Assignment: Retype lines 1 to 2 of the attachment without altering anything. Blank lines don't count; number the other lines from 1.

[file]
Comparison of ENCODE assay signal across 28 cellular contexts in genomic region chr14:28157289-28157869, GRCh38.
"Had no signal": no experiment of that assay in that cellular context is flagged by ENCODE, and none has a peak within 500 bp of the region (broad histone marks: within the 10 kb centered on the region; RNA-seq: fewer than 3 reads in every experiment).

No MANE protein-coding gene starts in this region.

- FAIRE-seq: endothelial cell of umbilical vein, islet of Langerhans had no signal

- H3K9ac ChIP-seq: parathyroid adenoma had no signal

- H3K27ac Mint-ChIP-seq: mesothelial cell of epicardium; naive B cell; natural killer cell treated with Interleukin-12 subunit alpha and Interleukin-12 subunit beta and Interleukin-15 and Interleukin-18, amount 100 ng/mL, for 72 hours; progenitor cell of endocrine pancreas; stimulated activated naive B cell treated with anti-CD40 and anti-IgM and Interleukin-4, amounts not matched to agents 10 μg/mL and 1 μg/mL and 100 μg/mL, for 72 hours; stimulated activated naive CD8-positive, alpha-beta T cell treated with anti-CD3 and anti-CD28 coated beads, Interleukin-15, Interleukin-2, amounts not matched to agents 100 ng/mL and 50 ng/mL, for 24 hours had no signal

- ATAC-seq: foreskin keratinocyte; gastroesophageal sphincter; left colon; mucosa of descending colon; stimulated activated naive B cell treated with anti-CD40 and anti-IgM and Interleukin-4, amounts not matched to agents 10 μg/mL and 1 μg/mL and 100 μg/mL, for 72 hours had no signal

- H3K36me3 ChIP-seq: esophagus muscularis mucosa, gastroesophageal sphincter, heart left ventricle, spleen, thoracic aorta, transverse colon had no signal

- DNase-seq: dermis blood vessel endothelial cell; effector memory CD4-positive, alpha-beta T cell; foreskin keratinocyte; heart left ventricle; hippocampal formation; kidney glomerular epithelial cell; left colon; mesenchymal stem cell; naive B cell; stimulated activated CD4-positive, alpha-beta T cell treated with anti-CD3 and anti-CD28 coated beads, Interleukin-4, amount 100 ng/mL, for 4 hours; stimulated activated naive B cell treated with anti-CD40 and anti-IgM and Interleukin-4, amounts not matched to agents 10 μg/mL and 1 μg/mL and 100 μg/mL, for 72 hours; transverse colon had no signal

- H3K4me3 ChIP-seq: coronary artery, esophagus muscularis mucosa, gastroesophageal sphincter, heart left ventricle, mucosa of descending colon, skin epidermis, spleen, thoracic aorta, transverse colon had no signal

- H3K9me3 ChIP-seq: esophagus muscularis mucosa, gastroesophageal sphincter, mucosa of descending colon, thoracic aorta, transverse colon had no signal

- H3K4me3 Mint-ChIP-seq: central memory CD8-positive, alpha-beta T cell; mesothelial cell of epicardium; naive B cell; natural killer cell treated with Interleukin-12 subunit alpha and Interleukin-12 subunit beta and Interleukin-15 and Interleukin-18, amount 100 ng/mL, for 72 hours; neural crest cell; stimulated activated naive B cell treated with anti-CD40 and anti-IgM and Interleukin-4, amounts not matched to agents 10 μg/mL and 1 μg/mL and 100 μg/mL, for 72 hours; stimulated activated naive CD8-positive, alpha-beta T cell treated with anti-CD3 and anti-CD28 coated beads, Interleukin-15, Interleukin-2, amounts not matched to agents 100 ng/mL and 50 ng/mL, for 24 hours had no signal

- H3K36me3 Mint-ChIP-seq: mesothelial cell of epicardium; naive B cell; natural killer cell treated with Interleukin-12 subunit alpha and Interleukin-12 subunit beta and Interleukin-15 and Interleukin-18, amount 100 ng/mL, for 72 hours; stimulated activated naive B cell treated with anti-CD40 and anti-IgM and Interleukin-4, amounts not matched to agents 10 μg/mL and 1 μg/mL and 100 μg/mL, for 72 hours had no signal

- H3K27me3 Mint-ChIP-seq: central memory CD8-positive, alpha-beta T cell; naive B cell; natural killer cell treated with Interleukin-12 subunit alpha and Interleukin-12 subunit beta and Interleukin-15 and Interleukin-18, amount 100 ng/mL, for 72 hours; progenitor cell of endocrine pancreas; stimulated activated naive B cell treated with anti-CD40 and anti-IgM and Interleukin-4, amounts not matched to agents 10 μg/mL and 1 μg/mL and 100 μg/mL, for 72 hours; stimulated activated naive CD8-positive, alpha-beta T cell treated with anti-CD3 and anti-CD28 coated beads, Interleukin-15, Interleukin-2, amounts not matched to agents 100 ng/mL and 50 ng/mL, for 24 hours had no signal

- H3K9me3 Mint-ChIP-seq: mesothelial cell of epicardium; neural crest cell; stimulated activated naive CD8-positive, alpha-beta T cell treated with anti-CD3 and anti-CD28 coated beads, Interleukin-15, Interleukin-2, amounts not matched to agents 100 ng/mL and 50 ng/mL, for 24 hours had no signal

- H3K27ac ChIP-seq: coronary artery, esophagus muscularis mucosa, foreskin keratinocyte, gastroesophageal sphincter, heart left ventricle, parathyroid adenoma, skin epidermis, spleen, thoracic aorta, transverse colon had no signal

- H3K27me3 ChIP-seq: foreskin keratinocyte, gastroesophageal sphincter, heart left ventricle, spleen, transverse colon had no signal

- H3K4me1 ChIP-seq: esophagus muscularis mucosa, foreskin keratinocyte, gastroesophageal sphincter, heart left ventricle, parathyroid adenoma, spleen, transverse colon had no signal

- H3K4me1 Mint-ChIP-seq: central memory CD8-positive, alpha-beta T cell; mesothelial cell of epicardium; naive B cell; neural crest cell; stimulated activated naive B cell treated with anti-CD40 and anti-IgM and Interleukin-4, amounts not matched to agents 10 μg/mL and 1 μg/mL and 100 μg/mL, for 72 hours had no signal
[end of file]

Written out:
Comparison of ENCODE assay signal across 28 cellular contexts in genomic region chr14:28157289-28157869, GRCh38.
"Had no signal": no experiment of that assay in that cellular context is flagged by ENCODE, and none has a peak within 500 bp of the region (broad histone marks: within the 10 kb centered on the region; RNA-seq: fewer than 3 reads in every experiment).